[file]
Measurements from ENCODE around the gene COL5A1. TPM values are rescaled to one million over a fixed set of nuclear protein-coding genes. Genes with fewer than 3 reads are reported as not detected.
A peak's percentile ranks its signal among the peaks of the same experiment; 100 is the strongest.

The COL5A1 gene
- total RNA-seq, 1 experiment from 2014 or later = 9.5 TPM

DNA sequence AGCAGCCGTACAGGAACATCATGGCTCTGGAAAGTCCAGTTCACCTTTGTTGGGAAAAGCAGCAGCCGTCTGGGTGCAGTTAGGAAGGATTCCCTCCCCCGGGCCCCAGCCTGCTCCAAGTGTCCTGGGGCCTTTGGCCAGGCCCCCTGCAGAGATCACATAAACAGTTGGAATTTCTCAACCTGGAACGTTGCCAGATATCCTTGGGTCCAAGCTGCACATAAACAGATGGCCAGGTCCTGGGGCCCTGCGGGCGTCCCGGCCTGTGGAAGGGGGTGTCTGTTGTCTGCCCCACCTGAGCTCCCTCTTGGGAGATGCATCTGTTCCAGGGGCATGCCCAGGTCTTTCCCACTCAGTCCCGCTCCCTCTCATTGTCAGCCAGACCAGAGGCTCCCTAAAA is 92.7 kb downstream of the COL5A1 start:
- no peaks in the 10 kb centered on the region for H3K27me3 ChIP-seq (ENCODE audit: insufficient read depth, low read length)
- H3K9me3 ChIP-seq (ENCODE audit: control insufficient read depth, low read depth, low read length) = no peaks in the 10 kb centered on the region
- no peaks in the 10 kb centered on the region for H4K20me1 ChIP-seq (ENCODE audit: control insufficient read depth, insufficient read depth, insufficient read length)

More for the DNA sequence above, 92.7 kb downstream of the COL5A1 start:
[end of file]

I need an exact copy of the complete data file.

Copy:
Measurements from ENCODE around the gene COL5A1. TPM values are rescaled to one million over a fixed set of nuclear protein-coding genes. Genes with fewer than 3 reads are reported as not detected.
A peak's percentile ranks its signal among the peaks of the same experiment; 100 is the strongest.

The COL5A1 gene
- total RNA-seq, 1 experiment from 2014 or later = 9.5 TPM

DNA sequence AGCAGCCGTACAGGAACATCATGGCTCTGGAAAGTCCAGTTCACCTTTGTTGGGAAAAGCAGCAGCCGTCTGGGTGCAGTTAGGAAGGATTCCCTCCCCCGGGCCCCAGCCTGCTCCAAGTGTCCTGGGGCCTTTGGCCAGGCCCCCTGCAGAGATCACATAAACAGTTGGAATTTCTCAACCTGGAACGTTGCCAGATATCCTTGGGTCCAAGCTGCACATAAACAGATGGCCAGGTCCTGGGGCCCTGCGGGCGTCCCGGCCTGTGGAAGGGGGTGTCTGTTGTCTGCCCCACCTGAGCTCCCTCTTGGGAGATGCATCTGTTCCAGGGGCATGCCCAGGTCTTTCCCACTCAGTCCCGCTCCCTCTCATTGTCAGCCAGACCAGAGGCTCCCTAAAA is 92.7 kb downstream of the COL5A1 start:
- no peaks in the 10 kb centered on the region for H3K27me3 ChIP-seq (ENCODE audit: insufficient read depth, low read length)
- H3K9me3 ChIP-seq (ENCODE audit: control insufficient read depth, low read depth, low read length) = no peaks in the 10 kb centered on the region
- no peaks in the 10 kb centered on the region for H4K20me1 ChIP-seq (ENCODE audit: control insufficient read depth, insufficient read depth, insufficient read length)

More for the DNA sequence above, 92.7 kb downstream of the COL5A1 start: